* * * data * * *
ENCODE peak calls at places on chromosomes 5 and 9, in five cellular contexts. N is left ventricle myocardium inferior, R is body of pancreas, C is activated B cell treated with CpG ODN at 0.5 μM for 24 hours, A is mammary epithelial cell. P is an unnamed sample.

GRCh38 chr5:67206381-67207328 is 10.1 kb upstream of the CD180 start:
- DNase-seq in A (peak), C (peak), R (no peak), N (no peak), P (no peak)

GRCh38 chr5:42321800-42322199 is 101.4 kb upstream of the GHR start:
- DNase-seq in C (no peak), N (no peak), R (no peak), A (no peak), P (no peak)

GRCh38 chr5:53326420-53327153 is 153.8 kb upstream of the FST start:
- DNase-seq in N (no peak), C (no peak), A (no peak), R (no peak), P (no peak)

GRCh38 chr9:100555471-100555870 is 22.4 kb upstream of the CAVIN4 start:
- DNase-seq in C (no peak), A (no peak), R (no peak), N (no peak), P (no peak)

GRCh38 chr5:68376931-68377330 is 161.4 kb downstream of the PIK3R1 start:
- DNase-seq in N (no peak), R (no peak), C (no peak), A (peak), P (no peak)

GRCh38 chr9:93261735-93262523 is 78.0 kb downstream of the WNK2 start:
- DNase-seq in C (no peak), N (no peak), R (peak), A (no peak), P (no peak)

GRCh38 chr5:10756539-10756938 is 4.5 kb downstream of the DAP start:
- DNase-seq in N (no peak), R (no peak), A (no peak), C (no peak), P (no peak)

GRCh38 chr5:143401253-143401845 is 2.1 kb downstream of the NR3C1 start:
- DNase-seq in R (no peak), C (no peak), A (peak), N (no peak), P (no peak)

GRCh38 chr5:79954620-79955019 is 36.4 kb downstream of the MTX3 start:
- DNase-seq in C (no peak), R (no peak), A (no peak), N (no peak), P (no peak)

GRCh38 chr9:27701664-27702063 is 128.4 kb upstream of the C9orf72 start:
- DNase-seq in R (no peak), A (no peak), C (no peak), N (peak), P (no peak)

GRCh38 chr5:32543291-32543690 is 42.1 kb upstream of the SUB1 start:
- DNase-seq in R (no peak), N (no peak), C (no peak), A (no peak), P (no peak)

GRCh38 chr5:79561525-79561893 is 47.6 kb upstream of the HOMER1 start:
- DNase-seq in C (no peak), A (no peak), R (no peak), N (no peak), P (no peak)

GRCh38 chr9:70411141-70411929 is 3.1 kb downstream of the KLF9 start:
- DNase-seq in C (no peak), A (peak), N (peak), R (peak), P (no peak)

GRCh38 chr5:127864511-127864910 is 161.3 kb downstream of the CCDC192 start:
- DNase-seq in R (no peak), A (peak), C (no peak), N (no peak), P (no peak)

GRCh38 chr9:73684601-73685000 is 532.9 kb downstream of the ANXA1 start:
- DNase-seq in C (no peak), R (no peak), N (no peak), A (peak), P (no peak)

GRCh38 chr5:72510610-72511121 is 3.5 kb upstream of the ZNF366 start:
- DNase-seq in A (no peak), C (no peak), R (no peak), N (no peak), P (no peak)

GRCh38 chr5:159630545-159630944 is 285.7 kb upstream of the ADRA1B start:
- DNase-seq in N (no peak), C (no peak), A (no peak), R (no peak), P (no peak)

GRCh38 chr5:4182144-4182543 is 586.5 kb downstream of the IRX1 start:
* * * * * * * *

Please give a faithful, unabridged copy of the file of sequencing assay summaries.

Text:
ENCODE peak calls at places on chromosomes 5 and 9, in five cellular contexts. N is left ventricle myocardium inferior, R is body of pancreas, C is activated B cell treated with CpG ODN at 0.5 μM for 24 hours, A is mammary epithelial cell. P is an unnamed sample.

GRCh38 chr5:67206381-67207328 is 10.1 kb upstream of the CD180 start:
- DNase-seq in A (peak), C (peak), R (no peak), N (no peak), P (no peak)

GRCh38 chr5:42321800-42322199 is 101.4 kb upstream of the GHR start:
- DNase-seq in C (no peak), N (no peak), R (no peak), A (no peak), P (no peak)

GRCh38 chr5:53326420-53327153 is 153.8 kb upstream of the FST start:
- DNase-seq in N (no peak), C (no peak), A (no peak), R (no peak), P (no peak)

GRCh38 chr9:100555471-100555870 is 22.4 kb upstream of the CAVIN4 start:
- DNase-seq in C (no peak), A (no peak), R (no peak), N (no peak), P (no peak)

GRCh38 chr5:68376931-68377330 is 161.4 kb downstream of the PIK3R1 start:
- DNase-seq in N (no peak), R (no peak), C (no peak), A (peak), P (no peak)

GRCh38 chr9:93261735-93262523 is 78.0 kb downstream of the WNK2 start:
- DNase-seq in C (no peak), N (no peak), R (peak), A (no peak), P (no peak)

GRCh38 chr5:10756539-10756938 is 4.5 kb downstream of the DAP start:
- DNase-seq in N (no peak), R (no peak), A (no peak), C (no peak), P (no peak)

GRCh38 chr5:143401253-143401845 is 2.1 kb downstream of the NR3C1 start:
- DNase-seq in R (no peak), C (no peak), A (peak), N (no peak), P (no peak)

GRCh38 chr5:79954620-79955019 is 36.4 kb downstream of the MTX3 start:
- DNase-seq in C (no peak), R (no peak), A (no peak), N (no peak), P (no peak)

GRCh38 chr9:27701664-27702063 is 128.4 kb upstream of the C9orf72 start:
- DNase-seq in R (no peak), A (no peak), C (no peak), N (peak), P (no peak)

GRCh38 chr5:32543291-32543690 is 42.1 kb upstream of the SUB1 start:
- DNase-seq in R (no peak), N (no peak), C (no peak), A (no peak), P (no peak)

GRCh38 chr5:79561525-79561893 is 47.6 kb upstream of the HOMER1 start:
- DNase-seq in C (no peak), A (no peak), R (no peak), N (no peak), P (no peak)

GRCh38 chr9:70411141-70411929 is 3.1 kb downstream of the KLF9 start:
- DNase-seq in C (no peak), A (peak), N (peak), R (peak), P (no peak)

GRCh38 chr5:127864511-127864910 is 161.3 kb downstream of the CCDC192 start:
- DNase-seq in R (no peak), A (peak), C (no peak), N (no peak), P (no peak)

GRCh38 chr9:73684601-73685000 is 532.9 kb downstream of the ANXA1 start:
- DNase-seq in C (no peak), R (no peak), N (no peak), A (peak), P (no peak)

GRCh38 chr5:72510610-72511121 is 3.5 kb upstream of the ZNF366 start:
- DNase-seq in A (no peak), C (no peak), R (no peak), N (no peak), P (no peak)

GRCh38 chr5:159630545-159630944 is 285.7 kb upstream of the ADRA1B start:
- DNase-seq in N (no peak), C (no peak), A (no peak), R (no peak), P (no peak)

GRCh38 chr5:4182144-4182543 is 586.5 kb downstream of the IRX1 start: